As a nation we’re living longer than ever before.
Our population currently has more than three million people aged over 80 years old. By 2030, this figure is projected to almost double, and by 2050 reach eight million.
Today one-in-six of the population is aged 65 and over, and by 2050 it will be one-in-four.
A man born in the UK in 1981 has an estimated life expectancy at birth of 84 years. But for a baby boy born today, that increases to 89 years, rising to 91 years by 2030. This is an achievement that we can all celebrate.
But with these achievements in longevity, come some significant challenges for the future. We need to ensure we provide high quality health and social care, so that we not only live longer lives, but live longer healthier, active and independent lives.
For a significant number of older people, advancing age is associated with frailty. In medicine this is often defined as a reduction in physical capacity: a group of older people who are at the highest risk of adverse outcomes such as falls, disability, admission to hospital, or the need for long-term care.
Faced with an ever-increasing ageing population, we need to rethink old age, and move from a reactive approach to managing frailty, to a proactive approach.
NHS England is working in partnership with Age UK to face these challenges head-on, to raise awareness and explore potential solutions. We will be holding two Empowering Older People’s Care Summits over the next few weeks to advance this important debate and facilitate the sharing of good practice, networking and the exchange of ideas.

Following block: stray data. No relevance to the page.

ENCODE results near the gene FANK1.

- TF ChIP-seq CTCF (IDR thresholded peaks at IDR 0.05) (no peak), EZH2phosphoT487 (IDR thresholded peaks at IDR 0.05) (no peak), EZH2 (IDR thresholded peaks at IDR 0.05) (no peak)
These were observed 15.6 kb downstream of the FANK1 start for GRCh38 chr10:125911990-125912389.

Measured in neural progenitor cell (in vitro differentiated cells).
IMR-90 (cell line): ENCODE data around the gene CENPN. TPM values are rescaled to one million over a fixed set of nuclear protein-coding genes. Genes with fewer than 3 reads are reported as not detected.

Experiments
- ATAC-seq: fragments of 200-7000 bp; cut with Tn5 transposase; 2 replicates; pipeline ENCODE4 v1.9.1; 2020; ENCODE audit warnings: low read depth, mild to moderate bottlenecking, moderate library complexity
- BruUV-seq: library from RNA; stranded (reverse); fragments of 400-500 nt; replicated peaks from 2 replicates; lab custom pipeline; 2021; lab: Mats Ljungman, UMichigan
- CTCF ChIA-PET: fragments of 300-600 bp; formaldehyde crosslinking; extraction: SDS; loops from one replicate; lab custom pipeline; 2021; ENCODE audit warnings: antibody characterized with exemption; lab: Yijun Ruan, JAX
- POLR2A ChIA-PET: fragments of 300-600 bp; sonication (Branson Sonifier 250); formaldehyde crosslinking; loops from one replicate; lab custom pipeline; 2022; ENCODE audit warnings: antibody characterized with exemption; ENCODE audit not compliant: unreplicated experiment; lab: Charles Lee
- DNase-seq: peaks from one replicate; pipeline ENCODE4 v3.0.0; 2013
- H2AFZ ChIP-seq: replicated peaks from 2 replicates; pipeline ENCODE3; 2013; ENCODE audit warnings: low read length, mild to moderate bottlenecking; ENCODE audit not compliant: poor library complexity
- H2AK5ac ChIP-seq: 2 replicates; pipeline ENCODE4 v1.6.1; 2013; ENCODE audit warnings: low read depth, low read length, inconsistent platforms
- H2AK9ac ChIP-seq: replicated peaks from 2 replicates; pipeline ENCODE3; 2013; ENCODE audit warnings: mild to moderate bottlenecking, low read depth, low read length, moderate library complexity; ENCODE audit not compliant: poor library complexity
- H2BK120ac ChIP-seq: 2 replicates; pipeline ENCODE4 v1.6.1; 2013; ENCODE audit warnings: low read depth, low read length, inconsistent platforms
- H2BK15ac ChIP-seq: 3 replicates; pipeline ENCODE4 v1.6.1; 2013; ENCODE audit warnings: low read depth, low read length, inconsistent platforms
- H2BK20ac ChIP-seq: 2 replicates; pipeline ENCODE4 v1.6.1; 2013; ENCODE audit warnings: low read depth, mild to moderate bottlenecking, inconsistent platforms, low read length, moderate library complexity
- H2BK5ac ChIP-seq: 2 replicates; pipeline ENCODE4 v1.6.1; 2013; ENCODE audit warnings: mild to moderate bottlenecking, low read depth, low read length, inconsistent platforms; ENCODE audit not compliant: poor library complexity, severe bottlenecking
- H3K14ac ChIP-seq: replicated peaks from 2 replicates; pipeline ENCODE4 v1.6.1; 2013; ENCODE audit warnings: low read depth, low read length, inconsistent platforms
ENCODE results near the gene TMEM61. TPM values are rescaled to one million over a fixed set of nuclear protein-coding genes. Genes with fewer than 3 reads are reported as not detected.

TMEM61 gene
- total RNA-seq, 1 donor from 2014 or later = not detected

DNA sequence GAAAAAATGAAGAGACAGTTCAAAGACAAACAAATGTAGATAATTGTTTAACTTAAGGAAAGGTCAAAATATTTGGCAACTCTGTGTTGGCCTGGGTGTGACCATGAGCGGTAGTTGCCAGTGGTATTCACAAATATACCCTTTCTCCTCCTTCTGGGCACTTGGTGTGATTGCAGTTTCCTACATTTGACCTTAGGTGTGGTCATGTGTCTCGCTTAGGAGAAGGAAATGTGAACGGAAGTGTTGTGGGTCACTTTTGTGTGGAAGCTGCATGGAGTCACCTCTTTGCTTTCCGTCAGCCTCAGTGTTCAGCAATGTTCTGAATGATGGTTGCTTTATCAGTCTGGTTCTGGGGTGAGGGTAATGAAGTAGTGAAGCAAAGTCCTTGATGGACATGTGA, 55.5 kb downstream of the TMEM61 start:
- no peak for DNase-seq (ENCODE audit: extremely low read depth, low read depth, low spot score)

We are committed to supporting NHS commissioners and providers to deliver the best care possible for older people with frailty, by developing new tools and resources to support this important area of work. We want to explore what good care might look like for localities and how we can make these aspirations become a reality.
Together, we can evolve our approach to identifying and managing the long term conditions associated with frailty, improve patient experience and empower our older population to live longer and healthier lives.
- Places are available at both our Older People’s Care Summits on Wednesday 25 February in Leeds and on Wednesday 11 March in London.
Catherine Thompson is Head of Patient Experience for Acute Services at NHS England and leads on experience of care in acute trusts, ambulance services, cancer services, and services for frail older people.
She previously worked at NHS Improvement as a national improvement lead for acute respiratory services and pulmonary rehabilitation facilitating the implementation of the COPD and Asthma Outcomes Strategy.
Catherine qualified as a physiotherapist in 1996 and pursued a clinical and academic career in acute respiratory medicine and critical care.